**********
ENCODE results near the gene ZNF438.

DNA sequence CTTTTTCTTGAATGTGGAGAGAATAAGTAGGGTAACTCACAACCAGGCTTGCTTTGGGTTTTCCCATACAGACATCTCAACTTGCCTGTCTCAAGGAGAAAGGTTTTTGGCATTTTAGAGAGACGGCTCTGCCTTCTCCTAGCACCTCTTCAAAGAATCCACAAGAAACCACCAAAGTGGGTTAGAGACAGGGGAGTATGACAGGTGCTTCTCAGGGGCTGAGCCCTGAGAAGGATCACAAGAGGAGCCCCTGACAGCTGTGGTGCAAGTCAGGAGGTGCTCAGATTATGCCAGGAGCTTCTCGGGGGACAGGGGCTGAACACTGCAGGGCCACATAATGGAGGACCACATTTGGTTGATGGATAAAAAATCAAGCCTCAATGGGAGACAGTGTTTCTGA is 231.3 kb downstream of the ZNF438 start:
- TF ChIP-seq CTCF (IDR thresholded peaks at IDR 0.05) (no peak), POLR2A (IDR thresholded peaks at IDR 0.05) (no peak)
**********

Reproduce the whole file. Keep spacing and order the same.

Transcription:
ENCODE results near the gene ZNF438.

DNA sequence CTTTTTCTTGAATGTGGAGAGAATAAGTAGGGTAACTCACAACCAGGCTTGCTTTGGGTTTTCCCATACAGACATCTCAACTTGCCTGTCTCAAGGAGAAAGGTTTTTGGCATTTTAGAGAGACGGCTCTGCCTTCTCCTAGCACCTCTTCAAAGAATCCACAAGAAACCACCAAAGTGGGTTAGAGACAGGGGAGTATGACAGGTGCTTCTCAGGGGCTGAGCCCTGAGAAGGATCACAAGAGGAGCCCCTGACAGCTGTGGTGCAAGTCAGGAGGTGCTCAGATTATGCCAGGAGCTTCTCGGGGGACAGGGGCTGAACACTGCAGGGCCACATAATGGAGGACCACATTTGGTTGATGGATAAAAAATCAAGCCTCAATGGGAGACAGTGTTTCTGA is 231.3 kb downstream of the ZNF438 start:
- TF ChIP-seq CTCF (IDR thresholded peaks at IDR 0.05) (no peak), POLR2A (IDR thresholded peaks at IDR 0.05) (no peak)